Here is our US Bank Failure Chart (1), updated for Wamu...
This bank failure chart includes Washington Mutual transaction. The JPM purchase was "facilitated" by the FDIC, which acted as receiver after the bank was closed by the Office of Thrift Supervision yesterday. The FDIC press release explicitly states “FDIC Facilitates Transaction that Protects All Depositors and Comes at No Cost to the Deposit Insurance Fund” in its headline.
By comparison, the last similar purchases brokered by the FDIC were the acquisitions of First National bank of Nevada and First Heritage Bank by Mutual of Omaha in late July. In those transactions Mutual of Omaha assumed all deposits –both insured and uninsured, and purchased the majority of the two failed bank’s assets. The FDIC did commit capital in those instances however, purchasing $862 million of the combined $3.6 billion held by the acquired banks outright, whereas the entire purchase cost of Washington Mutual fell on JP Morgan. As such, the WAMU may not end up officially listed by the FDIC in their closing and assistance transaction list, the list that all other data points on this chart were drawn from -but it’s inclusion here still serves to illustrate the scope of the crises facing the US banking system currently.
Keith McCullough and Andrew Barber
Research Edge LLC
With the numbers I’m seeing out of FINL, my conviction continues to grow in the margin levers as the product cycle turns in favor of the athletic specialty retailers – despite stress in the global footwear supply chain. For the quarter, comps accelerated on a 1, 2 and 3-year basis (+4.7, 0.0%, -2.2%), while gross margins were up 230bps, SG&A down in absolute dollars despite a 3% sales increase, and a 12 day improvement in days inventory on hand – despite facing the toughest yy compare in inventories. Check out the quad chart below. Looks golden.
Going forward, the product cycle should start to improve more meaningfully this fall – thanks to Under Armour stimulating the competitive fires at Nike, K Swiss, New Balance, Asics, and Adidas. This industry competes on product – not price. So a product cycle inherently helps retail in its early stages (i.e. 2001/02). Nike’s US footwear futures and ASP growth support this beginning. I think that we’ll see both traffic and ticket pick up at FINL – ending a 3-year slump in comps. With Paiva gone, Man Alive being downsized, and apparel under control, FINL is focusing back on its core. Good timing. Inventories remain bloated relative to history, and SG&A still has room to come down. I think that this company has the potential to get to a 5-6% EBIT margin within 2 years. Not bad given a 2% print in FY08.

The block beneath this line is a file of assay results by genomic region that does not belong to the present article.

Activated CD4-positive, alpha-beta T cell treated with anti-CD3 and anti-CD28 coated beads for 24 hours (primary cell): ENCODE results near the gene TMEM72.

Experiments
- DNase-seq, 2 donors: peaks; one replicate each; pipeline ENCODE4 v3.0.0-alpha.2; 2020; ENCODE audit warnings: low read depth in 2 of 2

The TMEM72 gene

Why do I prefer this one over Foot Locker (i.e. a change of tone for me)? First is that FL’s international exposure concerns me with recent moves in the dollar. Second is that with FINL, you actually get a little square footage growth – albeit low single digits. Lastly, this is a management team that I can actually trust – unlike FL.
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Full disclosure: since reading the footnote, I reached out to management, but have not heard back. I will post more details as I get them.
As I said earlier this week (“MCD – The Cost of Capital Is Rising and Access to Capital is Tighter), however, I continue to be concerned about the franchise system’s cash flows as they are forced to make a fairly big investment to convert their restaurant for the specialty beverage rollout at the same time costs are rising. And the Dollar Menu can’t be helping either!
- MCD has consistently achieved a positive net CFFO/net income ratio, which measures the proportion of earnings yielding cash.
- And the cash keeps growing......
My perspective: They need to do a deal to remain competitive globally
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